American English

Definition of too adverb from the Oxford Advanced American Dictionary



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  1. 1used before adjectives and adverbs to say that something is more than is good, necessary, possible, etc. He's far too young to go on his own. This is too large a helping for me/This helping is too large for me. Is it too much to ask for a little quiet? The dress was too tight for me. It's too late to do anything about it now. Accidents like this happen all too (= much too) often. It's too soon to say if he'll survive. It's only too easy for them to deny responsibility.
  2. 2(usually placed at the end of a clause) also; as well Can I come too? When I've finished painting the bathroom, I'm going to do the kitchen too. Which Word?also / as well / too Also usually comes before the main verb or after be:I went to New York last year, and I also spent some time in Washington.Too is much more common in spoken and informal English. It is usually used at the end of a sentence:“I’m going home now.” “I’ll come too.”As well often sounds formal or old-fashioned:“Will your husband be attending as well?” When you want to add a second negative point in a negative sentence, use not..either:She hasn’t called and she hasn’t written either.If you are adding a negative point to a positive one, you can use not…too/as well:You can have a burger, but you can’t have a hot dog too. see also me-too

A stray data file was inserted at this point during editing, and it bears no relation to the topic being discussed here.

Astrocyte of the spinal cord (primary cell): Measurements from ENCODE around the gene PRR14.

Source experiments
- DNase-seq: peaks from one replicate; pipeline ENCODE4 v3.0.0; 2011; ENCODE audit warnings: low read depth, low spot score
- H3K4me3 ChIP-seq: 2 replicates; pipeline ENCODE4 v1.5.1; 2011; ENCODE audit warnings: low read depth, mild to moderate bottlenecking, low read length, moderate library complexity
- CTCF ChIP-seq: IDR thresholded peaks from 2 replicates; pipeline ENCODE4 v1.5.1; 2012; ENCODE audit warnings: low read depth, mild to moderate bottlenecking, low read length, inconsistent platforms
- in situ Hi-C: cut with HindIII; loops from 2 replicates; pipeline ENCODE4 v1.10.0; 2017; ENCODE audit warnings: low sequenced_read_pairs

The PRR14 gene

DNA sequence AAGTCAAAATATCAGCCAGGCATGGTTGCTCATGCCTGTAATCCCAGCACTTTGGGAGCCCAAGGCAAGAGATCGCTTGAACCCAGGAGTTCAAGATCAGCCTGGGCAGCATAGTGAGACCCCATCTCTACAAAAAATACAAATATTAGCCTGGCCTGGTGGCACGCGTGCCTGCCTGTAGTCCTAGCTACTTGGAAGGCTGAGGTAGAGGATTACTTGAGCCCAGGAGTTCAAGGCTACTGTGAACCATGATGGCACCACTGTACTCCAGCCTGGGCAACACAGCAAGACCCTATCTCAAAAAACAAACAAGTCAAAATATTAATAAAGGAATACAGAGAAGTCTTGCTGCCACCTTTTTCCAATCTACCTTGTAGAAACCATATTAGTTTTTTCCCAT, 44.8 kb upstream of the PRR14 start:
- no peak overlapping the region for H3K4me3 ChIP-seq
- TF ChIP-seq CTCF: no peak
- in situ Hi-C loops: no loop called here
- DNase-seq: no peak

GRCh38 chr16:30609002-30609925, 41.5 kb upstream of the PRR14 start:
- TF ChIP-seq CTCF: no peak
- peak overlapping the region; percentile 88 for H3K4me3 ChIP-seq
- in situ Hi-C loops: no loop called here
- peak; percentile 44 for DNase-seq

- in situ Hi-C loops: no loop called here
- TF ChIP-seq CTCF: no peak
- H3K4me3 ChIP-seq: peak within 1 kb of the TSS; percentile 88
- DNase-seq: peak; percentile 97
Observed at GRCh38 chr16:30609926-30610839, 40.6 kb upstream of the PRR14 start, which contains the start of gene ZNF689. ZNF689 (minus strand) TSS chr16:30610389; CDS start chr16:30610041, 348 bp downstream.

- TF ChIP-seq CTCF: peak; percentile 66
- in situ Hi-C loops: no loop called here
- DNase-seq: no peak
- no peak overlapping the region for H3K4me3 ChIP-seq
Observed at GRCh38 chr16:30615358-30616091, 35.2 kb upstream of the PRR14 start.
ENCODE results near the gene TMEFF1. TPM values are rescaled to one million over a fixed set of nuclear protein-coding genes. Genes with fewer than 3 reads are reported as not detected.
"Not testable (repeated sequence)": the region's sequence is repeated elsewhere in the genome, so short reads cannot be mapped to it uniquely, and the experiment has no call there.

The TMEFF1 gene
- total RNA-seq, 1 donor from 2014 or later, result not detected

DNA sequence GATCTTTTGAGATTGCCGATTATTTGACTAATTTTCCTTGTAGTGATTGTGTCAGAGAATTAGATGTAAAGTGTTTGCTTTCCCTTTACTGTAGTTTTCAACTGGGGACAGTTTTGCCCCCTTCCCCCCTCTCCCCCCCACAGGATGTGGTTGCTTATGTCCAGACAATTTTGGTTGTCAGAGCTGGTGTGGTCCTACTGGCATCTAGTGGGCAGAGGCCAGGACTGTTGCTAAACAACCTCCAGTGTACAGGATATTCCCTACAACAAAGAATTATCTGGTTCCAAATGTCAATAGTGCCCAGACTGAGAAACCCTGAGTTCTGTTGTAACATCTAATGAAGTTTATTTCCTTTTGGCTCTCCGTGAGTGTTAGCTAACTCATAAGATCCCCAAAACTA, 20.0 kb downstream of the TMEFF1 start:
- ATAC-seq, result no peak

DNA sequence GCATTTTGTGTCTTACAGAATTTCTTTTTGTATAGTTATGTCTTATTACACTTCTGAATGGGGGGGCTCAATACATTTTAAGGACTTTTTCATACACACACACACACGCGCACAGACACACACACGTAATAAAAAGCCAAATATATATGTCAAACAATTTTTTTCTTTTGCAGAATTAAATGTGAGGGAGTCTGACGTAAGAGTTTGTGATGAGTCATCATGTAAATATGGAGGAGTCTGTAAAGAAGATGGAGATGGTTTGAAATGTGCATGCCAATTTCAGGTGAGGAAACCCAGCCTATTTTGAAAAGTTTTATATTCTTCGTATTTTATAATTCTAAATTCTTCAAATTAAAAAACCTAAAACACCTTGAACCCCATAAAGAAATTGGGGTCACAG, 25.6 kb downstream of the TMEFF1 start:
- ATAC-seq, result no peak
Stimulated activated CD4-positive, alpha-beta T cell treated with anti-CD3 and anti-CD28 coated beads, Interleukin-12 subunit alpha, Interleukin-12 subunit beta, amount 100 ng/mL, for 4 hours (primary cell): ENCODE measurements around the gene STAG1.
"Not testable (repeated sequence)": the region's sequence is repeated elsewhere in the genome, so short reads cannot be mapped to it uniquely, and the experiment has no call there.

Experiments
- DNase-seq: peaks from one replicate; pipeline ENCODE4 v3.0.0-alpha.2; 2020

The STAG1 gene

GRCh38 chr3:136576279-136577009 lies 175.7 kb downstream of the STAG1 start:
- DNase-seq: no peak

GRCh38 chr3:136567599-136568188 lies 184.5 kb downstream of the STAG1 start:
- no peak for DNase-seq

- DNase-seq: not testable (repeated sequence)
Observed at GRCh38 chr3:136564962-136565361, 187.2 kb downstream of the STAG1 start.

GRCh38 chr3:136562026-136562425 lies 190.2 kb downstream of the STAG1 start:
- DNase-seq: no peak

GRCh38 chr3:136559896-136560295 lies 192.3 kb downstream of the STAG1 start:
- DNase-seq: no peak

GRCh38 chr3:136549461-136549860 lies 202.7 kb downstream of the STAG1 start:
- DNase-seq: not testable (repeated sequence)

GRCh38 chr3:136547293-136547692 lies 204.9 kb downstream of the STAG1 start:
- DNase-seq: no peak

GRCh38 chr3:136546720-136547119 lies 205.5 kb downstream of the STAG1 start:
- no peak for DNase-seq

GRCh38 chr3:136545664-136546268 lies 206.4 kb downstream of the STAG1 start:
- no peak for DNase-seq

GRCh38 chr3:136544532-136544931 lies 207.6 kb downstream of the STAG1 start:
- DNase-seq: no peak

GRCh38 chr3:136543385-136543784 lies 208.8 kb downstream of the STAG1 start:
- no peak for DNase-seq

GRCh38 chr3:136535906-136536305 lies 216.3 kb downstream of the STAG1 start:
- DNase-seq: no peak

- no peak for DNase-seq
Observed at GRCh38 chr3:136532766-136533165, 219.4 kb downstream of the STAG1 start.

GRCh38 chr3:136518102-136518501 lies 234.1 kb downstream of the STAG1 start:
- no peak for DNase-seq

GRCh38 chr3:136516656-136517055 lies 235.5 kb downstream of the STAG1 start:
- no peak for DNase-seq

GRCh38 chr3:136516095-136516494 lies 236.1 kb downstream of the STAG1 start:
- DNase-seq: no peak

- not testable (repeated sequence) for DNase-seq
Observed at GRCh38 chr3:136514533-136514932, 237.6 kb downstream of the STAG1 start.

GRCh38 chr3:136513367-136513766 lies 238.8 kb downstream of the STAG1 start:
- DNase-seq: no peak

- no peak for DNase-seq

3. 3used to comment on something that makes a situation worse She broke her leg last week—and on her birthday too!
  4. 4very I'm not too sure if this is right. I'm just going out—I won't be too long. She's none too (= not very) happy with the idea.
  5. 5used to emphasize something, especially your anger, surprise, or agreement with something “He did apologize eventually.” “I would think so too!” “She gave me the money.” “About time too!”
  6. Idioms
    be too much (for somebody)
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    to need more skill or strength than you have; to be more difficult, annoying, etc. than you can bear
See the Oxford Advanced Learner's Dictionary entry: too